It can be a fairly legitimate reason.
        Just don't wait too long. Some of the things I'd wished I'd done, have now become next to impossible for a variety of reasons due to old age.

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        • #5
          I've know several immigrants from Mexico and China who have become successful business owners. All of these people came to the U.S. with nothing and now would be considered rich by most Americans' standards.

          One guy in particular started a real estate business, then an insurance company and now he owns a construction business. Sounds like he's failed quite a bit but you wouldn't guess it by looking at the size of his house.

          It seems the biggest key to being a successful business owner is having that drive. That drive provides you the willingness to learn what you don't know and to stay up all night trying to meet deadlines; maybe that is the only way to be successful with it.

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          • #6
            Originally posted by calebninja View Post
            Sounds like he's failed quite a bit but you wouldn't guess it by looking at the size of his house.
            This is an interesting aspect of this topic. I've seen and known several business owners who, to the casual observer, must be making a lot of money. You see the house(s) where they live, envy the car(s) they drive, and imagine yourself enjoying their travel destinations. You can't help also imagining that they have no problems, no worries, and no threat of impending financial insecurity. Even when you know of a failed endeavor, they often appear to somehow absorb its effects, and carry on. I think this superficial "wealth" we often witness is the side-effect of business-endowed cash flow, as opposed to actual financial solvency. I suspect that if we could really know everything about the dealings involved; the risk, the debt; the precariousness; it might scare the bee-jeebers out of we who define our "comfort" in more modest ways. It's a risk/reward/comfort equation we all find for ourselves; and I'd submit it's found somewhat naturally. You've already regulated it to fit your nature; so you're already where you belong.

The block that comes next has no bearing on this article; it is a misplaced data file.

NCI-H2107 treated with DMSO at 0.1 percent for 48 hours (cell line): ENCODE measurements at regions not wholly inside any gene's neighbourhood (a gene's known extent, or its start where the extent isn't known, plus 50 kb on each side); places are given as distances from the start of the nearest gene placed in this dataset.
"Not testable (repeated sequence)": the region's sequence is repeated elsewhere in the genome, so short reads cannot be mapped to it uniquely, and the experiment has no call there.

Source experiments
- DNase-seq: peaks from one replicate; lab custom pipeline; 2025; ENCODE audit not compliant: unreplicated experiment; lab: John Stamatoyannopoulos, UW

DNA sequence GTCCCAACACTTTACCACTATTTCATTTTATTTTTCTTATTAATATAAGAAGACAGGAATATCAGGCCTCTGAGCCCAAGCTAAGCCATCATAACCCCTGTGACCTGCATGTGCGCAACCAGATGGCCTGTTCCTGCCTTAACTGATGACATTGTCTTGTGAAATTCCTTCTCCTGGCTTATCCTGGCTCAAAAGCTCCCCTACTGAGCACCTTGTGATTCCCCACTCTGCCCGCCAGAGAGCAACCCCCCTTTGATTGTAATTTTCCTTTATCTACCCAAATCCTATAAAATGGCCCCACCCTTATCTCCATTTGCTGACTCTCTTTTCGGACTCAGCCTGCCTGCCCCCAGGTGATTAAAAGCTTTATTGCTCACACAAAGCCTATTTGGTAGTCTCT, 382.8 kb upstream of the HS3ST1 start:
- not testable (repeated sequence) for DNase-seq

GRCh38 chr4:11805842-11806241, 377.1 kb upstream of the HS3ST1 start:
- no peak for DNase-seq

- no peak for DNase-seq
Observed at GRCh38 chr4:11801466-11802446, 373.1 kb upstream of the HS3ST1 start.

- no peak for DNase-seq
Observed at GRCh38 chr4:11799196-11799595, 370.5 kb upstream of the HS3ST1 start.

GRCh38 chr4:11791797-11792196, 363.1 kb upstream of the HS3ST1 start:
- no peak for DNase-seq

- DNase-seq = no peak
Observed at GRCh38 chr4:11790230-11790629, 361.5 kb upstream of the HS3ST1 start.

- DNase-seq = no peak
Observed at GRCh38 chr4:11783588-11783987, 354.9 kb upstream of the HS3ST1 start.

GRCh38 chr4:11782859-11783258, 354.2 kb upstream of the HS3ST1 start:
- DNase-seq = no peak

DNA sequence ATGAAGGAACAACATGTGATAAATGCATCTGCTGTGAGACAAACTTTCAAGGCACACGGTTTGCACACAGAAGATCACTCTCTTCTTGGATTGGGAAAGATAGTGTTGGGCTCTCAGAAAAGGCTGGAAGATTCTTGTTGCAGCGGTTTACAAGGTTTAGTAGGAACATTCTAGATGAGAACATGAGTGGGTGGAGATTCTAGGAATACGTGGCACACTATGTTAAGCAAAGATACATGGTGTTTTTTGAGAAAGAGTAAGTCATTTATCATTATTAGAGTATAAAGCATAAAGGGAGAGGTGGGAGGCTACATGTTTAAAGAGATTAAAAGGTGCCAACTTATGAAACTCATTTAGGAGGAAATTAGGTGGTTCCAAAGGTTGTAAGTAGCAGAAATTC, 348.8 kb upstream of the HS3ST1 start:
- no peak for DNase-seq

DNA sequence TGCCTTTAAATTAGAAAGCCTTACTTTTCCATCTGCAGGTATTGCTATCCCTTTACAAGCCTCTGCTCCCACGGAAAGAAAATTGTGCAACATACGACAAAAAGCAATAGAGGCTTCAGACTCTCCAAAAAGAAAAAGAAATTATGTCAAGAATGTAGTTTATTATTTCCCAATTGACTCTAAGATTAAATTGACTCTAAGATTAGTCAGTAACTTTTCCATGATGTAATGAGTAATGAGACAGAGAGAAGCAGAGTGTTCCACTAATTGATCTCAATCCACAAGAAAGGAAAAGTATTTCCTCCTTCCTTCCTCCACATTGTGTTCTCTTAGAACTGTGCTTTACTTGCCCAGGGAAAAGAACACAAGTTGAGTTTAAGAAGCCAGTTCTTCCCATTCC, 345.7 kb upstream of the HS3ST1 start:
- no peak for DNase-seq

I'd rather be killed than come to your party, but if you don't invite me, I'll kill myself.

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            • #7
              'cause i like fast food

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              • #8
                Personally I'd rather be happy than rich.

                Don't forget :-

                1) most successful business owners are clinical psychopaths according to studies

                2) Richard Branson said 'The easiest way to become a millionaire is to start out as a billionaire and open an airline . . .'
                Time flies like an arrow - fruit flies like a banana